Pac-12 hopes rapid coronavirus testing could bring back college football sooner
Less than a month later, a major testing breakthrough may have quelled those concerns, leaving the door open for a potential return to Pac-12 sports sooner than initially expected.
The Pac-12 announced Thursday that it will provide daily COVID-19 testing for athletes across the conference, after entering into a partnership with Quidel Corp., a diagnostic health care manufacturer of FDA-approved rapid tests. Those tests, according to Pac-12 Commissioner Larry Scott, would allow for results to be read within 15 minutes, enabling officials to know “every day, before every athletic practice or game that everyone participating tested negative for COVID-19.”
Such immediate access, Scott said, is “simply game-changing.”
“It’s a major step for the return of safe sports competition in the Pac-12,” he added.
Workouts for football and men’s water polo will remain on pause at USC until at least after Labor Day weekend, after one additional athlete tested positive for COVID-19 in the latest round of testing.
ButScott also warned that a return to competition involves several other considerations, including approval from state health officials. Six Pac-12 schools, including USC and UCLA, currently don’t have approval to return to contact practice, and as such, Scott was hesitant to offer more than a faint suggestion of a timeline to return, allowing only that he’s now “hopeful” there could be a pathway for Pac-12 sports to begin before Jan. 1.
“We’ve gone about return-to-play in a very measured and thoughtful way,” Scott said. “[We’ve said] all along we’re going to let the data and the science drive us and that we’re going to have to have a high degree of confidence that by returning to play, we’re not encouraging the spread and putting student-athletes at higher risk as a result of that competition. This ability to have daily testing with immediate results is a huge step forward for us.”
Those rapid tests should be accessible by early October, Scott said, with Quidel planning to distribute its Sofia 2 testing machines to each Pac-12 member school by the end of this month. The cost of those tests remains “confidential,” but will be covered by member schools, he said.
How the conference will proceed, once its new rapid-testing protocols are in place, remains to be seen. Scott reiterated Thursday that it would take at least six weeks of ramp-up before Pac-12 schools could safely start a season, which suggests that a mid-November start — or perhaps a Thanksgiving weekend kick-off — may be the earliest possible window to open a season this fall.
But any such start would presume the cooperation of public health officials and a reduced level of community spread in both California and Oregon, where restrictions are still stringent.
“Some of this is still outside of our control,” Scott noted.
An earlier-than-expected start would also ideally include the Big Ten, with whom Scott said he has been in regular contact. The Pac-12 sees it as “a high priority” to align with the Big Ten on any new football schedule, be it this fall or in the spring.
Both conferences have been under fire since early last month, when the Pac-12 followed the Big Ten’s lead in postponing the season. As the rest of the Power Five has continued to press on with a fall start, criticism of the two conference’s respective decisions has been constant ever since, with coaches, players and parents questioning the reasoning behind it.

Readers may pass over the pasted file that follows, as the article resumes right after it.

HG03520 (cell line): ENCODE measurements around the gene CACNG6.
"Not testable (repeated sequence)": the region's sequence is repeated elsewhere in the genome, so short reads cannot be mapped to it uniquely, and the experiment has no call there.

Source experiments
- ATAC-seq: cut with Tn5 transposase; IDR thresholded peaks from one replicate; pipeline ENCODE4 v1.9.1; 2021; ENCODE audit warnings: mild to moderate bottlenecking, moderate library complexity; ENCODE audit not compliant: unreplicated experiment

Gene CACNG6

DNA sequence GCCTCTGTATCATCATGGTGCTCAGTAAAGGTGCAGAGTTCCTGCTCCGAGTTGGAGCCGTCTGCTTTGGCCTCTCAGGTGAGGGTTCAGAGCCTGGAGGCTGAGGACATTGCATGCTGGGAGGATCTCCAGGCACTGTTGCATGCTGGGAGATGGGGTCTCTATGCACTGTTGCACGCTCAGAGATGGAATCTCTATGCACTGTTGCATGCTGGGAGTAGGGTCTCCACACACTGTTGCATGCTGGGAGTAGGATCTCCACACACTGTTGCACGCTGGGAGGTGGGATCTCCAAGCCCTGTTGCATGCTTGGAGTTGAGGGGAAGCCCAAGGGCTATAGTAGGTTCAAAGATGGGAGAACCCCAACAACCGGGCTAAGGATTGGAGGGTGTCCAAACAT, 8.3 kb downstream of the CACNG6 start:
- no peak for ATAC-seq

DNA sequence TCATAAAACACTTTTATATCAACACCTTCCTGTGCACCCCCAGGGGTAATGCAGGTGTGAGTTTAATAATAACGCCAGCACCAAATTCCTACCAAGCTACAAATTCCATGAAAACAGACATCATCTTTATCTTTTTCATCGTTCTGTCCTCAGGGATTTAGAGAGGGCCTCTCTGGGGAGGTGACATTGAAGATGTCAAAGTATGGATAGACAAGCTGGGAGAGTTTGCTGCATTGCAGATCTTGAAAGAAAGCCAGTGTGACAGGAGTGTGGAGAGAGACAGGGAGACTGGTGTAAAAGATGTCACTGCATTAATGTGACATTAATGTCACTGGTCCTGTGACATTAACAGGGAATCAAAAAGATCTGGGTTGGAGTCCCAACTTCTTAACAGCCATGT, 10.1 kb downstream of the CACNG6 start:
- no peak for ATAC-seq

A dearth of access to daily, rapid testing was a particularly pressing reason for that postponement, one that Scott said he didn’t think would be solved until at least November.
With such testing protocols now within reach much faster than expected, Scott and two members of the Pac-12 medical advisory board still defended the conference’s initial decision to postpone.
Most of UCLA’s fall sports teams have commenced limited outdoor coach-led practices. The football team is scheduled to start these practices Sept. 7.
“The opportunity to be able to test daily helps mitigate several of the concerns we had prior,” said Dr. Doug Aukerman, the senior associate athletic director of sports medicine at Oregon State. “But at that point in time, we didn’t have the ability to do point-of-care, daily testing and didn’t see that on the horizon. This is clearly a new development.”
Added Dr. Kim Harmon of Washington, “I really think the Pac-12 went about this the right way, keeping science in mind.”
Several concerns remain. Harmon explained that the Pac-12 still doesn’t have a grip on whether athletes recovering from COVID-19 are at an elevated risk of heart inflammation known as myocarditis. Penn State’s director of sports medicine drew some heat Thursday for suggesting that one-third of Big Ten athletes who recovered from the virus showed some form of myocarditis — an assertion he later recanted in a statement.
An answer to those questions could be on the horizon. The Pac-12 has partnered with Harvard on a research study to collect all available data on cardiac impact of the virus. Preliminary results should be available “within a month or two,” Harmon said.
“It is a dynamic situation, a step at a time,” Scott said. “But based on what we knew in mid-August, I think everyone is confident in the decision we made.”
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